Christians make up half of the world’s migrants

March 9, 2012

Christians comprise half of the world's 214 million migrants—those
who have moved from their country of birth and are now living
permanently in a different country—a new study released March 8 has
concluded.

The study by the Pew Research Center's Forum on
Religion & Public Life concluded that 106 million Christians
constitute 49 percent of the world's migrants. At nearly 60 million,
Muslims are the second-largest group of those living permanently outside
their nation of origin—some 27 percent of migrants, according to the
study.

However, the report found that in terms of percentages by
religious groups, Jews have the highest percentage level of migration.
Twenty-five percent of Jews live in different countries from where they
were born. By contrast, 5 percent of Christians and 4 percent of Muslims
have migrated across international borders.

Less than 3 percent
of other groups have migrated and are generally underrepresented among
those migrating. As an example, Hindus constitute 10 to 15 percent of
the world's population but  make up only about 5 percent of
international migrants, the study said.

The report, "Faith on the
Move: The Religious Affiliation of International Migrants," defines an
international migrant as someone living for more than a year in a
country other than the one in which that person was born.

Other key findings:

  • In the 27 countries of the European Union, Christian immigrants, some
    26 million, outnumber Muslim immigrants, nearly 13 million, the study
    said. But the numbers of the two groups are closer "when migration
    within the European Union is excluded," according to the report.
  • The United States is the world's leading destination for Christian
    migrants. Of the 43 million foreign-born people living in the U.S. as of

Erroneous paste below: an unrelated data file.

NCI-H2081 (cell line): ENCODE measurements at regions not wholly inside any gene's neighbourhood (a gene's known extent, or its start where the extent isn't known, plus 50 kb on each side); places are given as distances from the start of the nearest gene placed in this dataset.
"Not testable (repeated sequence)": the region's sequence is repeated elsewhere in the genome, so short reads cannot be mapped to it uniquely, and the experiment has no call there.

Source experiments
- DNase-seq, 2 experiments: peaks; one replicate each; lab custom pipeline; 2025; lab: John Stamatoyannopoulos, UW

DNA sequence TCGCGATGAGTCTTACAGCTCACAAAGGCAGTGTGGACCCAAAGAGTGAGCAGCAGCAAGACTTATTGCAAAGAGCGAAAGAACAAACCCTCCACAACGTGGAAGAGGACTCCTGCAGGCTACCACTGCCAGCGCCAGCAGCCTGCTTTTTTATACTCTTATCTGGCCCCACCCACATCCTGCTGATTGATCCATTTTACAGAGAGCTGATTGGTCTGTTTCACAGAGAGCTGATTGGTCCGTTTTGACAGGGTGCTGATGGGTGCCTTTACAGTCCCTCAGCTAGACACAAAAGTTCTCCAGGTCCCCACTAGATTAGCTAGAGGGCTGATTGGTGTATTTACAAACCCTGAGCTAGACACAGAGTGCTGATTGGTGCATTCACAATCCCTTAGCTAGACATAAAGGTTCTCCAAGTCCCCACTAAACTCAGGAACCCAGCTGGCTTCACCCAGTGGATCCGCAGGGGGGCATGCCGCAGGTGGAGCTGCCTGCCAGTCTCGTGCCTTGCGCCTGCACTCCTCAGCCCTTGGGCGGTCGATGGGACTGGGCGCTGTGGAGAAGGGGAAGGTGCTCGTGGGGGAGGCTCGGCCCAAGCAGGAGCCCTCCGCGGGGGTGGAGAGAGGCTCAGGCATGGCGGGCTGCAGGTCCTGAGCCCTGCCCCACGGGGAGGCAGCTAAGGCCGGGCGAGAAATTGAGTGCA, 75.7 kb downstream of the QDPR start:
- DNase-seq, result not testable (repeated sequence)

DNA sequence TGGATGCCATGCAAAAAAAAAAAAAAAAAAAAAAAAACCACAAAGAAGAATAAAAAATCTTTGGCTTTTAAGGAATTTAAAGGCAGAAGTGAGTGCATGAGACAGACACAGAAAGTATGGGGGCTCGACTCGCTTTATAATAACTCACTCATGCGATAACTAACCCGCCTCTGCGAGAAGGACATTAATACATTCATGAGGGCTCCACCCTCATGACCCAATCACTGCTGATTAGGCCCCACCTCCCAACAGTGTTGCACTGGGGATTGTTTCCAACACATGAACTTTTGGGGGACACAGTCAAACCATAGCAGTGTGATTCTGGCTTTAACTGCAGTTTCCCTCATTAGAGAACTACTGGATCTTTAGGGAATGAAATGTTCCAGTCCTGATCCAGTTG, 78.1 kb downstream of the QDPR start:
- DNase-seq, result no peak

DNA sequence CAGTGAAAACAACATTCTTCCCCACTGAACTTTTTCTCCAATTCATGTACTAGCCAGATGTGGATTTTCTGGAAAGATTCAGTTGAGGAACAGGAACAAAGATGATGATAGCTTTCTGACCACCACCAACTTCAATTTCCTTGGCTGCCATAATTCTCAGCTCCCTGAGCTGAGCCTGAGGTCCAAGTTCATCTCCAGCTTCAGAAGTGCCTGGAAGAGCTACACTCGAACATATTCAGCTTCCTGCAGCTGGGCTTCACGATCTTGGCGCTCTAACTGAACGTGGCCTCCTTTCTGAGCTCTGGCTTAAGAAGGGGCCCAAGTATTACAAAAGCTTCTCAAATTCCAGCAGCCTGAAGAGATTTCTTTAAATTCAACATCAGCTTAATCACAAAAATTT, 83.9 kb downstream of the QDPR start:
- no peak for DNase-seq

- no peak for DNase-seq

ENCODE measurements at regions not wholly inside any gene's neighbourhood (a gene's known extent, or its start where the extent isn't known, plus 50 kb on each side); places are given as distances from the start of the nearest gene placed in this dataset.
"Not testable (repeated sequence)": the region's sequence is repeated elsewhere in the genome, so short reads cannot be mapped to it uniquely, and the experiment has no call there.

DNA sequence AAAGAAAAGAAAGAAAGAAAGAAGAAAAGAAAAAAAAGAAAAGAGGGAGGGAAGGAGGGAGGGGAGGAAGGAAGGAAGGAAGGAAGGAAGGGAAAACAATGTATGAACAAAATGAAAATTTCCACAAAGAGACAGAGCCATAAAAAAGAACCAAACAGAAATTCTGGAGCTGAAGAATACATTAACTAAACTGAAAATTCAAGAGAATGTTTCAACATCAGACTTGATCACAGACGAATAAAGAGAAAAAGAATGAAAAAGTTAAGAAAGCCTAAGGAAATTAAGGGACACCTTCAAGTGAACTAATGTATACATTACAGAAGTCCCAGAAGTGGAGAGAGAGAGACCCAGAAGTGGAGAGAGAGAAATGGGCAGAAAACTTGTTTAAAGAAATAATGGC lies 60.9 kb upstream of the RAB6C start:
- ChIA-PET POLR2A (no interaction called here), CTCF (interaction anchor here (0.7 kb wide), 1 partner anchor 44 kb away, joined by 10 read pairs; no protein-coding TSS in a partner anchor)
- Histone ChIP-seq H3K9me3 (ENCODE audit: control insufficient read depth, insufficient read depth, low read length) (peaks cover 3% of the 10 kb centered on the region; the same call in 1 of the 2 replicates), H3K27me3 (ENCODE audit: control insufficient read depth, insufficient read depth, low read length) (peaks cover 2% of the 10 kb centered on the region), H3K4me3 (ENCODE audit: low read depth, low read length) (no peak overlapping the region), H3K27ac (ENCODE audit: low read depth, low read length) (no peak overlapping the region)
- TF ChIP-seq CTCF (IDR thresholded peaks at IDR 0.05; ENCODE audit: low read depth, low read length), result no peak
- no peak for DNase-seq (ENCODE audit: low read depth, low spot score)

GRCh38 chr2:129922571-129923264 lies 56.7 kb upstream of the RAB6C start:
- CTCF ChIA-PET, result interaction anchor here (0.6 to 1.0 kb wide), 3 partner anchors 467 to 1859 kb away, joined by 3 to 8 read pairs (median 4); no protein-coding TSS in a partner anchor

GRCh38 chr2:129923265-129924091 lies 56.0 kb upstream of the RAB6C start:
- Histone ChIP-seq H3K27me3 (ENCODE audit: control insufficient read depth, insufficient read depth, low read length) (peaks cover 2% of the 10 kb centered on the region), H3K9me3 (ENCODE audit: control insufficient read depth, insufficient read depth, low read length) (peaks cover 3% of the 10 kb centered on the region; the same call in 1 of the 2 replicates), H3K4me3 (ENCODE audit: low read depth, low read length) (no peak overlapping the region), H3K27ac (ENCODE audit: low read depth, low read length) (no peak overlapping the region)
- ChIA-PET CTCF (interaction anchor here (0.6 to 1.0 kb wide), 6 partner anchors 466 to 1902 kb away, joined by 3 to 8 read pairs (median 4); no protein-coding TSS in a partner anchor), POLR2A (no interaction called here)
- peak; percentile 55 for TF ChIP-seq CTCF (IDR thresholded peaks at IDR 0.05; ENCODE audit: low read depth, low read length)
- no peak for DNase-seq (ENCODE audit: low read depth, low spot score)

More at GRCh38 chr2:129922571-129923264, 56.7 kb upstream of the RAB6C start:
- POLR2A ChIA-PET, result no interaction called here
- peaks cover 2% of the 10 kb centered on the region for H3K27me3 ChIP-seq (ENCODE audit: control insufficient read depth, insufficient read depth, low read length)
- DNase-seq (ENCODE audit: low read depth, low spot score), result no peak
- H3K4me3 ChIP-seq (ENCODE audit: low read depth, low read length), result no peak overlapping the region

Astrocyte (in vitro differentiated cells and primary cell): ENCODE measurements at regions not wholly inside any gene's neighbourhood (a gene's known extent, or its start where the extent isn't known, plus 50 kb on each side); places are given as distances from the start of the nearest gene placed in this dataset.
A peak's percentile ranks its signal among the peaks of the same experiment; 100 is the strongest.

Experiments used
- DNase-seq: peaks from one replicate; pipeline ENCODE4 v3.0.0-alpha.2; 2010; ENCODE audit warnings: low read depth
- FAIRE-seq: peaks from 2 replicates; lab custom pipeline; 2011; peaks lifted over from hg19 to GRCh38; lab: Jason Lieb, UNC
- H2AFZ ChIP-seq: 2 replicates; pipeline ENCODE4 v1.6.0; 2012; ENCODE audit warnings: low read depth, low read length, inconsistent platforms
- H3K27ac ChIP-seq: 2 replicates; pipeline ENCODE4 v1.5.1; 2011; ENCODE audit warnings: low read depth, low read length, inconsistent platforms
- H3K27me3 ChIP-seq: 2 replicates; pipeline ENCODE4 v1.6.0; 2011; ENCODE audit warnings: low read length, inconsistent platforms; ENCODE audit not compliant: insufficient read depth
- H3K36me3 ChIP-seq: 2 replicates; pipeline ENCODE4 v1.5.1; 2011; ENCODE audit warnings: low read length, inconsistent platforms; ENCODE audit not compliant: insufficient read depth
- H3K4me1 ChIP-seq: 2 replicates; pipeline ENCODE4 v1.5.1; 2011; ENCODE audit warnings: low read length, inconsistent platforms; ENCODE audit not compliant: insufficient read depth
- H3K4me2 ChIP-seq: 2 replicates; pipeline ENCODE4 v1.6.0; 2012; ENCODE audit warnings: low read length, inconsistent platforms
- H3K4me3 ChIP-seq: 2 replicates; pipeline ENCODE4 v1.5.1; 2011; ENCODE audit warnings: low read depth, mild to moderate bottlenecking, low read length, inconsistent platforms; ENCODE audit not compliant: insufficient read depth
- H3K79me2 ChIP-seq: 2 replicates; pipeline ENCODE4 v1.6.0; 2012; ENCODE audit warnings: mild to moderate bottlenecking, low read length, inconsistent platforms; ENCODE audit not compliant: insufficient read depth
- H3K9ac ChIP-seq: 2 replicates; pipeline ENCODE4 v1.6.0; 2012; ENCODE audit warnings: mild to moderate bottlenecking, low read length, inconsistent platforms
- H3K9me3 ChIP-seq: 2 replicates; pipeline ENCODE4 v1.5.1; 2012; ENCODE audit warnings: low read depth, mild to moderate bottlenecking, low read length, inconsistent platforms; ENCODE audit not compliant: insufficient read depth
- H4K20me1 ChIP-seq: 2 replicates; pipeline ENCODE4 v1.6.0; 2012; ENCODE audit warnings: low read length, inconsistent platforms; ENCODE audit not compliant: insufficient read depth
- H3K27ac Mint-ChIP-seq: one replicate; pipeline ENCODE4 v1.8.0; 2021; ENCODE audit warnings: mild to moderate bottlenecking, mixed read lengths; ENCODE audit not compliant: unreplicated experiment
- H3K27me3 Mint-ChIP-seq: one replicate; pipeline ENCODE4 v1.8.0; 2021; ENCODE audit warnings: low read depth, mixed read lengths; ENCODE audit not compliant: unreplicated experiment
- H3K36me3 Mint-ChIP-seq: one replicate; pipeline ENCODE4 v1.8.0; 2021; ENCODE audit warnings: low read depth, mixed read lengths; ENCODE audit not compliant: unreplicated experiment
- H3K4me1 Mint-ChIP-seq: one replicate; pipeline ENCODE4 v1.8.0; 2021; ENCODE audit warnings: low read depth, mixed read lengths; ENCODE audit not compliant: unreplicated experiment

2010, nearly three-quarters, some 32 million, are Christian.
  • The U.S. is the primary destination for Buddhists. About 1.7 million
    foreign-born Buddhists live here, many of them from Vietnam. America is
    also the top spot for immigrants with no religion, about 4.4 million
    people, many of whom come from China.
  • Predominantly Roman
    Catholic Mexico is the largest single country of origin for migrants who
    identify as Christian, with most of those now living in the United
    States.

"In fact," the report said, "the U.S. has received
about as many migrants [of all religions] from Mexico alone (more than
12 million, including both legal immigrants and unauthorized ones) as
any other nation has received from all sources combined."

No other
major religious group approached the 25 percent migration rate of the
Jews, said Phillip Connor, the senior researcher on the study. On
average, he said, only 3 percent of the world's population migrates.
What may be surprising to people is that overwhelmingly "people do stay
put," Connor said.

"The world Jewish community is consolidating,"
said Jonathan Sarna, a professor of American Jewish history at Brandeis
University who did not work on the study. "Jews are abandoning Third
World countries where historically they had been persecuted and moving
to large and generally free First World countries."

Sarna said
that of the vast majority of the 13.3 million Jews worldwide, 43 percent
live in Israel and 39 percent live in the United States. A major driver
of Jewish migration is the establishment of Israel in 1948 and
continued migration there. Sarna also noted the exodus of hundreds of
thousands of Jews from the former Soviet Union decades ago.

A
positive spin on Jewish migratory trends is that Jews, so often
persecuted in their homelands, are safer in their new countries. But
"what we're losing is one of the great themes of Jewish history," said
Sarna, referring to the collapse of Jewish communities in the Middle
East, North Africa and other lands where they had lived for millennia. 
—ENI, RNS